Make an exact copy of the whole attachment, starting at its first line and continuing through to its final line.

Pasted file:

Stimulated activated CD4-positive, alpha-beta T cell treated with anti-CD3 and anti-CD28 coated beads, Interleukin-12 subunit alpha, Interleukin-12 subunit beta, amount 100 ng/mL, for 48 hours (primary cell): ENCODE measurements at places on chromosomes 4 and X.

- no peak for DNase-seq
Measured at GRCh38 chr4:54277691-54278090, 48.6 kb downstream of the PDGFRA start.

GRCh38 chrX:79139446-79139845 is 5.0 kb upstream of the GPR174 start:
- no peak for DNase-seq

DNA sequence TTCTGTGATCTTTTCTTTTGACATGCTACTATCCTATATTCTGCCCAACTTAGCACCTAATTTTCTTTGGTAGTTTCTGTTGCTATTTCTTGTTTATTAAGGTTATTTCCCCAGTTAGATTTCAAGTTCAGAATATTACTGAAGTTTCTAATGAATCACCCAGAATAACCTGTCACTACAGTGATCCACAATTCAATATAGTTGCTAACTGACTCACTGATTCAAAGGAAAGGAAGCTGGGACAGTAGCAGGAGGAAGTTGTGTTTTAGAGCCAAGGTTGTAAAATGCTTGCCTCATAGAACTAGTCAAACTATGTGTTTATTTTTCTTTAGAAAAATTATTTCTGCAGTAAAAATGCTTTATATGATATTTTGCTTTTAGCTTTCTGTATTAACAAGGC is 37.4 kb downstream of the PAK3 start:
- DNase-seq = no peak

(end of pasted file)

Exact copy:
Stimulated activated CD4-positive, alpha-beta T cell treated with anti-CD3 and anti-CD28 coated beads, Interleukin-12 subunit alpha, Interleukin-12 subunit beta, amount 100 ng/mL, for 48 hours (primary cell): ENCODE measurements at places on chromosomes 4 and X.

- no peak for DNase-seq
Measured at GRCh38 chr4:54277691-54278090, 48.6 kb downstream of the PDGFRA start.

GRCh38 chrX:79139446-79139845 is 5.0 kb upstream of the GPR174 start:
- no peak for DNase-seq

DNA sequence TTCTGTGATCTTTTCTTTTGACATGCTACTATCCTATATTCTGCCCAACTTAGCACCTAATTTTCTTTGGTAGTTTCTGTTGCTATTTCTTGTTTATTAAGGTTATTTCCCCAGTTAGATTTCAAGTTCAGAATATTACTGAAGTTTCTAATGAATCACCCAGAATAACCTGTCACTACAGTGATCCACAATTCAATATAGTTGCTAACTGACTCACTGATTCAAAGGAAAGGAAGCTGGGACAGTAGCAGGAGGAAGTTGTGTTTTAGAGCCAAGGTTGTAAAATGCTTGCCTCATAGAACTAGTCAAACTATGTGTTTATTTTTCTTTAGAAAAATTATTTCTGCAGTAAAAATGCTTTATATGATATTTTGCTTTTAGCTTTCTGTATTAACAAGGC is 37.4 kb downstream of the PAK3 start:
- DNase-seq = no peak